• when I'm on wifi, I use GrooVeIP
Unlocked phones + prepaid data + Google Voice = FTW

Update, 2012-05-14: apparently as of 2012-04-18 AT&T has decided to couple prepaid data with a recurring monthly voice/messaging plan, effectively doubling the price for folks with usage patterns similar to mine. T-Mobile's $30 plan appears to be the next best thing.

Also, an Android and Me post rounding up our options.


How to Take Long Web Page Screenshots on a Mac

This MetaFilter article answered the question in 2006, but for 2012 and Lion, David Chin's blog has the method that worked for me:

  1. pull up the page in question in Safari
  2. open Skitch
  3. in the Skitch menu, select "Snap Safari"



Re: Mat's Gizmodo post:

About 10 years ago I'd just finished college, and was weeks away from embarking on a 'round-the-world backpacking trip. I was hoping to publish photos and posts on this weblog as I made my way country to country, and was doing some research on unix hosts that could serve my site. Cornerhost crossed my radar, and I liked its positioning as having a friendly, human touch.

I had a few questions for them, so I sent them an email to get a feel for their support. Michal responded within hours and I was really impressed, so I sent him a few more questions, including:
Cornerhost sounds like an awesome personal project of yours... but (and this may sound morbid), what happens if something happens to you? :/
His reply:
Whew. Well, that's a good question, and one I'd not thought about to be honest. (denying my own morality here... )
The server is hosted at rackspace, and they withdraw money from my corporate account, so in theory the server would just keep plugging along until I ran out of money. :) You'd definitely have enough time to figure out I was dead.
And it is a corporation, so the company exists independently of me.
I do have a few trusted friends with the technical skills to maintain the service, or at least find it a good home.
(Once I have some employees working for me, this issue will certainly clear up)
Huh. These are all kinda rough answers. Like I said, I'd never really thought about it. Thanks for bringing it up. I'll give it some more thought.
Huge props to Michal for sending such a warm and honest reply, but the low bus factor worried me. I ended up sticking with Dreamhost, which I highly recommend if their offering matches your needs.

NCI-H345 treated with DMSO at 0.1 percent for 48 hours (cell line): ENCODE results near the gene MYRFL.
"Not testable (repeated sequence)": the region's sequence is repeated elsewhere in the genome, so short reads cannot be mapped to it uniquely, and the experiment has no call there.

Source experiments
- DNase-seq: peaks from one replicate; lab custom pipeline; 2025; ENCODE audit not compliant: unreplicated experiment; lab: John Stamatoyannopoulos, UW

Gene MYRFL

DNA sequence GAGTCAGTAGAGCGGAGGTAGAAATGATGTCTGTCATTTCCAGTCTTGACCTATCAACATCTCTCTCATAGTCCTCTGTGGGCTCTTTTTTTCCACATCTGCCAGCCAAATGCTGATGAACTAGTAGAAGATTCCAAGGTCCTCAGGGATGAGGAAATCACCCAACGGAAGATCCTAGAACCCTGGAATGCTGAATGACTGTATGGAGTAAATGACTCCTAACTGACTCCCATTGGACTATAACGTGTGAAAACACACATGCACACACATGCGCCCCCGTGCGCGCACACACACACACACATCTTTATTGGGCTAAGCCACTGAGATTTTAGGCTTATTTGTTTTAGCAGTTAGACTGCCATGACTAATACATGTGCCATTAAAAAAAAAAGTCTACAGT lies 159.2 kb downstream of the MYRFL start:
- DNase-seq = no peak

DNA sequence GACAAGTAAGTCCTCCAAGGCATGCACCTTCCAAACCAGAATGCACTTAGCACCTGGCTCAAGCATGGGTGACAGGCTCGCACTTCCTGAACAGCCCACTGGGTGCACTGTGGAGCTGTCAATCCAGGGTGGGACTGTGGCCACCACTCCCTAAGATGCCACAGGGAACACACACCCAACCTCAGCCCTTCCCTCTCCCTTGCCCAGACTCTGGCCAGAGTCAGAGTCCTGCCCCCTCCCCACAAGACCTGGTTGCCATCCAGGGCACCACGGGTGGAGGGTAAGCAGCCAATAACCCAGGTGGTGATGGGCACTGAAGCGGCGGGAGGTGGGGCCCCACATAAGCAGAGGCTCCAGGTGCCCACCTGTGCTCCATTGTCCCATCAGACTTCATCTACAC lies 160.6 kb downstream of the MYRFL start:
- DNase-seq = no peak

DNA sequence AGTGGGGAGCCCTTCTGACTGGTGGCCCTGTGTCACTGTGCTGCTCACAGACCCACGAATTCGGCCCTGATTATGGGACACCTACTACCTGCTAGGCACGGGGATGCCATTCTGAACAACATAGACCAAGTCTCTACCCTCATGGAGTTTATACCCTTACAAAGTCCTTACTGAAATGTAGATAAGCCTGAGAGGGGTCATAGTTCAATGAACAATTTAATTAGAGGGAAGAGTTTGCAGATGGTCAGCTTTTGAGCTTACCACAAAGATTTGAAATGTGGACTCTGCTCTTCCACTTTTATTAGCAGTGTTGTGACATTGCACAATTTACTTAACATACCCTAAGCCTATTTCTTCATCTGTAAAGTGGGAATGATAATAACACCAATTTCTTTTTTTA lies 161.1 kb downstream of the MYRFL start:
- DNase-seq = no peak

Michal just posted an update on his blog, for those following along. Hope he pulls through whatever's happening in good spirits and health.


New Adventures

Today is my last day at Rdio. I joined two years ago when Carter recruited me to help with some product management, in preparation for our eventual launch. Post-launch I hired some great folks to ramp up our user-facing operational program (community / social / support / etc.), and tapped into some prior experience to help April get our blogging efforts off the ground.

Presented without commentI've always wanted to work at a startup, and I learned a tremendous amount during my time at Rdio. I got exposure to a new-to-me group of entrepreneurs, as well as the sausage-being-made process that is the creation and marketing a new consumer service — which, it turns out, is incredibly challenging. I've also learned that my personality is better suited to earlier-stage, scrappier (and riskier) ventures — my skillset and aspirations are quite unique, and have never found an obvious home in later-stage org charts.

Fortunately Domainr is humming along nicely, and I'll be able to spend more time on it going forward. Randy and Cameron are almost done porting it to new infrastructure, which has understandably taken a while given their duties at Square. We'll be iterating on it soon, time-permitting.

In the short-term I'll be working on a project for Dan and Pete, who've done a fantastic job executing post-Google. We were fortunate enough to be part of Marissa's flock back in 2007, and I'm really looking forward to working with them.

Longer-term, I'm taking my time to find the right combination of people, values and mission with which to fully align my time. If you hear of anything I might dig, or know some folks with whom I should chat, get in touch.